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iSchool student Ahmed Al-Salem '11 travels to Jerusalem with interfaith group over Spring Break

Read the students' posts.

Ahmed Al-Salem
of Riyadh, Saudi Arabia, and Niskayuna, N.Y., a sophomore majoring in information management and technology in the School of Information Studies (iSchool) at Syracuse University, is among a diverse group of SU students from different faith traditions who are spending their Spring Break in a unique way—by traveling to Jerusalem to study how Christian, Jewish and Muslim peoples have co-existed in the region throughout history and today.

Thirteen students—nine Christian, two Jewish and two Muslim—are traveling to Jerusalem beginning on Sunday, March 8, as part of the University’s “Three Faiths, One Humanity: Interfaith Travel Study Experience,” sponsored by Hendricks Chapel. They are accompanied by Jennifer Baskerville-Burrows, Episcopal/Anglican chaplain and rector of Grace Episcopal Church in Syracuse; Ahmed Kobeisy, Muslim chaplain and director and resident scholar of the Islamic Learning Foundation; Lowell H. Lustig, executive director of Hillel at Syracuse University; Kelly Sprinkle, interim dean of Hendricks Chapel; Thomas Wolfe, senior vice president and dean of student affairs; and Ginny Yerdon, special events coordinator at Hendricks Chapel. They are scheduled to return March 17.

A special web site,, has been established for family, friends and members of the Syracuse University community to follow along on the trip. Members of the group are sharing their experiences through journal writings and photos that will be posted on the site.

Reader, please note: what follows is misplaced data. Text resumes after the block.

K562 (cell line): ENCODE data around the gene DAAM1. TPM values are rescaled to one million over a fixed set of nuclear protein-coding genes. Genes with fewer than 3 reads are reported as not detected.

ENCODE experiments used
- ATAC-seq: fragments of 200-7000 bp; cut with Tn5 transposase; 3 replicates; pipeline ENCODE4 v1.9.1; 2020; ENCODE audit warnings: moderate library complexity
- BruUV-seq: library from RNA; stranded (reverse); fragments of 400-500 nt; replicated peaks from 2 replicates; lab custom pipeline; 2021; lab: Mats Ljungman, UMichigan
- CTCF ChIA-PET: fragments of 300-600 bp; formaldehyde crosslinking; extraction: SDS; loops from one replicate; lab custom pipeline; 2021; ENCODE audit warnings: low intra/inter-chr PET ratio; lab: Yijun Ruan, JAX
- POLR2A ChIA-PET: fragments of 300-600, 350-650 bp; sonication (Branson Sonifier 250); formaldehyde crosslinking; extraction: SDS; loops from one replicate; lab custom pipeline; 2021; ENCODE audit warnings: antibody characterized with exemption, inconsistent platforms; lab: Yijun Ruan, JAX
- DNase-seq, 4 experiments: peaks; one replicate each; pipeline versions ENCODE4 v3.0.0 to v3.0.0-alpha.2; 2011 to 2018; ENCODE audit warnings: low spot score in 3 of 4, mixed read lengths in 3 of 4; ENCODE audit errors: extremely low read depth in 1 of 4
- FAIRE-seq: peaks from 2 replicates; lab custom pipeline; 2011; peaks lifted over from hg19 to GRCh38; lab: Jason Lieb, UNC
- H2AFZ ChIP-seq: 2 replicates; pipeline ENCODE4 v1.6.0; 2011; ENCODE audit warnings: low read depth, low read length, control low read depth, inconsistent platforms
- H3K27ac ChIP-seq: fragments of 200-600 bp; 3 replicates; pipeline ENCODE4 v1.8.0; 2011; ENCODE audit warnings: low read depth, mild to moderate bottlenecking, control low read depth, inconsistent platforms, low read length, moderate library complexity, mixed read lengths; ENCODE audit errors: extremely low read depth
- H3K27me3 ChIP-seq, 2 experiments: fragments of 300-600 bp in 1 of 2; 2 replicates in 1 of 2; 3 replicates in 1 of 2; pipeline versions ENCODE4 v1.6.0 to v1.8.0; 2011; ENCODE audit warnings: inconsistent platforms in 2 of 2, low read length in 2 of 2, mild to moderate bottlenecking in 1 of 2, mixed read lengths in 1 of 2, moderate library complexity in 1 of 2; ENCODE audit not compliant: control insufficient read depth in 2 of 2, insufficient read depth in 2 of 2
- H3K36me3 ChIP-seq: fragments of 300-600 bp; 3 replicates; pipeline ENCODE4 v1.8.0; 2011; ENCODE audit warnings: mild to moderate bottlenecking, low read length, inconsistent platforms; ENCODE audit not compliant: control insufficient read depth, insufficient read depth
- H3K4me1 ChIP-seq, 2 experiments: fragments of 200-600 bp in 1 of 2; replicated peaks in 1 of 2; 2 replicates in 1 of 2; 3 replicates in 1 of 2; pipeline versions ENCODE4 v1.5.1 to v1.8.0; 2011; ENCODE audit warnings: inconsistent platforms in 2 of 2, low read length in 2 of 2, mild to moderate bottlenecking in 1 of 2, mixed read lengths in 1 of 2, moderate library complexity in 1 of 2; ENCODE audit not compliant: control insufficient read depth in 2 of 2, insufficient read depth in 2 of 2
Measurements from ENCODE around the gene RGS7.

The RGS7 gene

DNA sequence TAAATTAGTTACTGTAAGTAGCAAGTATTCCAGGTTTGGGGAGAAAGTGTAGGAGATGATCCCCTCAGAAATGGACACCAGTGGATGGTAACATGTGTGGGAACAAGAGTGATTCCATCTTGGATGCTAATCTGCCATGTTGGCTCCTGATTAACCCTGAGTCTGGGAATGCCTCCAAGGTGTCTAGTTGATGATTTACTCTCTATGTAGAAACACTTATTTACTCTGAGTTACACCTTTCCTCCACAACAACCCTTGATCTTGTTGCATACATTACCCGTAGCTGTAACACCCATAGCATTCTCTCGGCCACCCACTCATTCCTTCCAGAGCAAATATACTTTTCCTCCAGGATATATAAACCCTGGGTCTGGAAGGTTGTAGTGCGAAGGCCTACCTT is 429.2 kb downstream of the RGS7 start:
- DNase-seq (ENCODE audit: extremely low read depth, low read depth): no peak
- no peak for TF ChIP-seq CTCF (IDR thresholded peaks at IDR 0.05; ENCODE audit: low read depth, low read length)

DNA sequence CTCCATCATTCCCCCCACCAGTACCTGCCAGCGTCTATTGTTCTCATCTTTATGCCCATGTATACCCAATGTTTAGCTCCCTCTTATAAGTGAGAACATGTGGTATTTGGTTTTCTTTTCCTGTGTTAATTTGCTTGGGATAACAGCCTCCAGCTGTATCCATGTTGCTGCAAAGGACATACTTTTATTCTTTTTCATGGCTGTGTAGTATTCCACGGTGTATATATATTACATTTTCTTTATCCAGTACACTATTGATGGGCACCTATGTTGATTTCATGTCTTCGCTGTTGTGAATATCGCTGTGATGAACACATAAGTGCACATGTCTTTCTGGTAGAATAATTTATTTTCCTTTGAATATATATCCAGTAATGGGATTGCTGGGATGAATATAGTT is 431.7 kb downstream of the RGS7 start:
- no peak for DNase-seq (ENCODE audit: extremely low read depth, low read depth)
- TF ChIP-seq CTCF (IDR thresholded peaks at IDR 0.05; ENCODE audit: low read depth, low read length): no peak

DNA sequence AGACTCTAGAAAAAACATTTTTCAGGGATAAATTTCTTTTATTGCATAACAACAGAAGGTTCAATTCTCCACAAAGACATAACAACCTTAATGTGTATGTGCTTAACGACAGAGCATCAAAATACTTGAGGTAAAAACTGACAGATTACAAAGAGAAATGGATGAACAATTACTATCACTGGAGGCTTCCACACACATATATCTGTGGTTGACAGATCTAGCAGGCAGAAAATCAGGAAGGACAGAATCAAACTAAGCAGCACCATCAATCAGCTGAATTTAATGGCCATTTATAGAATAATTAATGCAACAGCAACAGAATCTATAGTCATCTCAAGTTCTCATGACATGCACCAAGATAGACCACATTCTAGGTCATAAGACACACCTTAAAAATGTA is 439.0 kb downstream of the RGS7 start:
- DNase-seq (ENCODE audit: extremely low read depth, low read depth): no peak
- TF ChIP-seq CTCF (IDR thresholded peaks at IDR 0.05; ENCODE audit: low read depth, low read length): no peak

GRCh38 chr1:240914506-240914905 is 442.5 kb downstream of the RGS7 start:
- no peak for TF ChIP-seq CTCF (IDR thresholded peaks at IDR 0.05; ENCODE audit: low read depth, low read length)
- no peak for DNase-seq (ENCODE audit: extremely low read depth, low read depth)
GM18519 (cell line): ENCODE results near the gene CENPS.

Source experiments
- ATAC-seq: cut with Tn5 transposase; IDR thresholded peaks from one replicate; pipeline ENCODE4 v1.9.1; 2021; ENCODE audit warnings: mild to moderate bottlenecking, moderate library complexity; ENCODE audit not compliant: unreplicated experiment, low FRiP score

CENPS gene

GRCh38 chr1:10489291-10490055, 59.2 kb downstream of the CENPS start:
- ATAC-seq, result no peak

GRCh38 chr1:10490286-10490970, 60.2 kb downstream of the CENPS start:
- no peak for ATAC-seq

The experience is intended to put a human face on the issues of how diverse faith communities have historically shared and continue to share life together, and in turn to foster a greater awareness of the contemporary issues within the three faith traditions and to renew dialogue toward understanding and cooperation. 

Student selection for the trip began nearly a year ago with written essays outlining students’ connections to their own faith commitments and how they felt they could participate in meaningful interfaith dialogue. The itinerary includes visits to mosques, churches, synagogues and other sites that have special significance within the faith traditions.

This is the third year of the “Three Faiths, One Humanity: Interfaith Travel Study Experience.” Students traveled to Spain in 2003 to study the history between 750 and 1492, when under Muslim rule Jews, Christians and Muslims lived together and collectively created a culture of considerable discovery and advancement. Students traveled to Turkey in 2007 to follow the migration of these communities to Istanbul.

Preparations for the trip have included receiving lessons in each faith tradition, starting conversations regarding why Jerusalem is important for all three faiths, and learning to embrace even the difficult questions in addition to lectures from SU professors on the history of the region, politics and conflict resolution.

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